6:11-20 The hope here meant, is a sure looking for good things promised, through those promises, with love, desire, and valuing of them. Hope has its degrees, as faith also. The promise of blessedness God has made to believers, is from God's eternal purpose, settled between the eternal Father, Son, and Spirit. These promises of God may safely be depended upon; for here we have two things which cannot change, the counsel and the oath of God, in which it is not possible for God to lie; it would be contrary to his nature as well as to his will. And as He cannot lie; the destruction of the unbeliever, and the salvation of the believer, are alike certain. Here observe, those to whom God has given full security of happiness, have a title to the promises by inheritance. The consolations of God are strong enough to support his people under their heaviest trials. Here is a refuge for all sinners who flee to the mercy of God, through the redemption of Christ, according to the covenant of grace, laying aside all other confidences. We are in this world as a ship at sea, tossed up and down, and in danger of being cast away. We need an anchor to keep us sure and steady. Gospel hope is our anchor in the storms of this world. It is sure and stedfast, or it could not keep us so. The free grace of God, the merits and mediation of Christ, and the powerful influences of his Spirit, are the grounds of this hope, and so it is a stedfast hope. Christ is the object and ground of the believer's hope. Let us therefore set our affections on things above, and wait patiently for his appearance, when we shall certainly appear with him in glory.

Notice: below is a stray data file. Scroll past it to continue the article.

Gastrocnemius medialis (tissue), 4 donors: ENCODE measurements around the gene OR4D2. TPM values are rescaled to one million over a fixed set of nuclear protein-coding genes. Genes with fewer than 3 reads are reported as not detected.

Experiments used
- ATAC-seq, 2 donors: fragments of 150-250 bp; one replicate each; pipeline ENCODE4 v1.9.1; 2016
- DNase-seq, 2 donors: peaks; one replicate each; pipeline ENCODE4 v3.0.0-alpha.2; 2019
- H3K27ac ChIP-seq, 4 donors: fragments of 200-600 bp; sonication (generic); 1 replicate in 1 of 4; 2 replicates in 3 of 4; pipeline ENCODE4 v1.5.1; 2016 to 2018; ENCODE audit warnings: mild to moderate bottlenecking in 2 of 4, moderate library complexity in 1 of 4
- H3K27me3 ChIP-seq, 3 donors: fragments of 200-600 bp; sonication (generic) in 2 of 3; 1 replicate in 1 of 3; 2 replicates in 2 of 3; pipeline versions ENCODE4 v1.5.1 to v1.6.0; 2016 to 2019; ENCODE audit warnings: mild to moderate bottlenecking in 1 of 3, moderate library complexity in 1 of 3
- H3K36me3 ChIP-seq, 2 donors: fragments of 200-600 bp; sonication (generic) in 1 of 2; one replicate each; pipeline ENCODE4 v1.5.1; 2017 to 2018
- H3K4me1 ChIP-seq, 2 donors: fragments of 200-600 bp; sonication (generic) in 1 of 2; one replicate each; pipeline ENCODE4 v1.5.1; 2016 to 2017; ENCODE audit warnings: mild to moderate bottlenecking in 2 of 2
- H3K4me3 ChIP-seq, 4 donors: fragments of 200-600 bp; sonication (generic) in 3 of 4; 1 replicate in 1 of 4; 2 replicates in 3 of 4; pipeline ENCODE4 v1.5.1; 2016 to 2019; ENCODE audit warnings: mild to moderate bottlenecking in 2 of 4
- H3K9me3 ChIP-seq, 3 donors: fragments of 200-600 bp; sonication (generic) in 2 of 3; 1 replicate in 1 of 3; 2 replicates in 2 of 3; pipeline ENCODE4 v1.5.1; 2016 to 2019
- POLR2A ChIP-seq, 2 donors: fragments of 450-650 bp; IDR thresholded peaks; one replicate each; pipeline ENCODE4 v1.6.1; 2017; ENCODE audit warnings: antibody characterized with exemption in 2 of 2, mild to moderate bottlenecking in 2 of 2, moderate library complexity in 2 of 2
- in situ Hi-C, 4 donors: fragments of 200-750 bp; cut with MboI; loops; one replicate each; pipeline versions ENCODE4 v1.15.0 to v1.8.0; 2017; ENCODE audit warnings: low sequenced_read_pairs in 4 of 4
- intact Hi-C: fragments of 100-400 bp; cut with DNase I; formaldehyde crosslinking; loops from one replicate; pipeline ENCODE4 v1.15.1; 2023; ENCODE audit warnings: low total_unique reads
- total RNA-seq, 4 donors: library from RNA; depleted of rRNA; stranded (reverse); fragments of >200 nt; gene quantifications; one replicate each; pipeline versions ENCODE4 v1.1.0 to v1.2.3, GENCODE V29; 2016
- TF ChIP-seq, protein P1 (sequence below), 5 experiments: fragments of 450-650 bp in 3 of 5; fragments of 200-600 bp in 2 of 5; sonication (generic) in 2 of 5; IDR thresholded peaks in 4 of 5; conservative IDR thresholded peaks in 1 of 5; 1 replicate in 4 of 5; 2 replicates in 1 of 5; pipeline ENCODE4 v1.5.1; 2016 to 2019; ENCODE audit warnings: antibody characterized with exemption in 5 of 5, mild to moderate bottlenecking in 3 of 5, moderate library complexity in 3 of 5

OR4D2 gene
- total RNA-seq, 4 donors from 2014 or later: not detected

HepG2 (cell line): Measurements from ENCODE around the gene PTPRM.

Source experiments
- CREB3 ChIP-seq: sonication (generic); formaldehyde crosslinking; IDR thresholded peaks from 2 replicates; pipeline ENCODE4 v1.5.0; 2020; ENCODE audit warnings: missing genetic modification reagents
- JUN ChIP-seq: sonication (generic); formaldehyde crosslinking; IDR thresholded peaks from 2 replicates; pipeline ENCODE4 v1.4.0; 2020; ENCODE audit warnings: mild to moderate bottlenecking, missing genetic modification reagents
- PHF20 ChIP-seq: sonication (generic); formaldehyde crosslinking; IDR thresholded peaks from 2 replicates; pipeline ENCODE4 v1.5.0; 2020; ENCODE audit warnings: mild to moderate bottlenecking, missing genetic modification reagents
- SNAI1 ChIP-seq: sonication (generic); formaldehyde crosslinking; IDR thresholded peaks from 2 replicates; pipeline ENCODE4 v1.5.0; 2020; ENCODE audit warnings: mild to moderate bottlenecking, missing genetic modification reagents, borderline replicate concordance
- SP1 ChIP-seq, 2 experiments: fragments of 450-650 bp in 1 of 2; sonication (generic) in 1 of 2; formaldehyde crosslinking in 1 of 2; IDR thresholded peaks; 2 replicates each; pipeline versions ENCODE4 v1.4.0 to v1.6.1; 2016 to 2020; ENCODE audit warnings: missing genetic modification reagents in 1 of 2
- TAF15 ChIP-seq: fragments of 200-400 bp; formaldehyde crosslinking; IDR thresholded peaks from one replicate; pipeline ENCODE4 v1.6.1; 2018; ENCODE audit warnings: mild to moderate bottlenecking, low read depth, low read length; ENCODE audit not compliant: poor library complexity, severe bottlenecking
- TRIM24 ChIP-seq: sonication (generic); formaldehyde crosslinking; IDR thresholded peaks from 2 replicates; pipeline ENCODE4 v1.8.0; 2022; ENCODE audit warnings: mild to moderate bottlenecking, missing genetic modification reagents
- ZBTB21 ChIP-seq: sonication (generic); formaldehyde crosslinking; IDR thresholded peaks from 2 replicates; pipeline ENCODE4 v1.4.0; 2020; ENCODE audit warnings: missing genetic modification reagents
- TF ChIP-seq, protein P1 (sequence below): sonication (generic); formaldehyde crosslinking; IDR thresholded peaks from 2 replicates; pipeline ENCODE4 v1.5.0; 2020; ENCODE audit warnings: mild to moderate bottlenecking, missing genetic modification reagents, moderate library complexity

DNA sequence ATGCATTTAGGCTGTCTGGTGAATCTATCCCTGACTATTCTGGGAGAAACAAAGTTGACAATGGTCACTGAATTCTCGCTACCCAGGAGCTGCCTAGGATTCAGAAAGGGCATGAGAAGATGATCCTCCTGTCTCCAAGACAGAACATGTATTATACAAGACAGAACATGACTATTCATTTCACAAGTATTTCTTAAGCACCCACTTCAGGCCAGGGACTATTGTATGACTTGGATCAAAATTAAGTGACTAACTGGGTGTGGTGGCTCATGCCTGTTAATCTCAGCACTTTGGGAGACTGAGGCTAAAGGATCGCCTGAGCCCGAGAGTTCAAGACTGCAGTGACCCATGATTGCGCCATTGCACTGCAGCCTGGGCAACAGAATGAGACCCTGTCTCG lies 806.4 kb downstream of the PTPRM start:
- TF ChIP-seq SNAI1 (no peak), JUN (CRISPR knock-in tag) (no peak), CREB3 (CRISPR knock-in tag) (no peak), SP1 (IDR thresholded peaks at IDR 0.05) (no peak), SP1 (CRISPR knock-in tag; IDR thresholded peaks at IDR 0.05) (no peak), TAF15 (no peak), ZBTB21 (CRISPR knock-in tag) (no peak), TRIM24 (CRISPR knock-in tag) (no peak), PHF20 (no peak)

17. Wherein—that is, Which being the case among men, God, in accommodation to their manner of confirming covenants, superadded to His sure word His oath: the "TWO immutable things" (Heb 6:18).
willing … counsel—Greek, "willing … will"; words akin. Expressing the utmost benignity [Bengel].
more abundantly—than had He not sworn. His word would have been amply enough; but, to make assurance doubly sure, He "interposed with an oath" (so the Greek). Literally, He acted as Mediator, coming between Himself and us; as if He were less, while He swears, than Himself by whom He swears (for the less among men usually swear by the greater). Dost thou not yet believe, thou that hearest the promise? [Bengel].
heirs of promise—not only Abraham's literal, but also his spiritual, seed (Ga 3:29).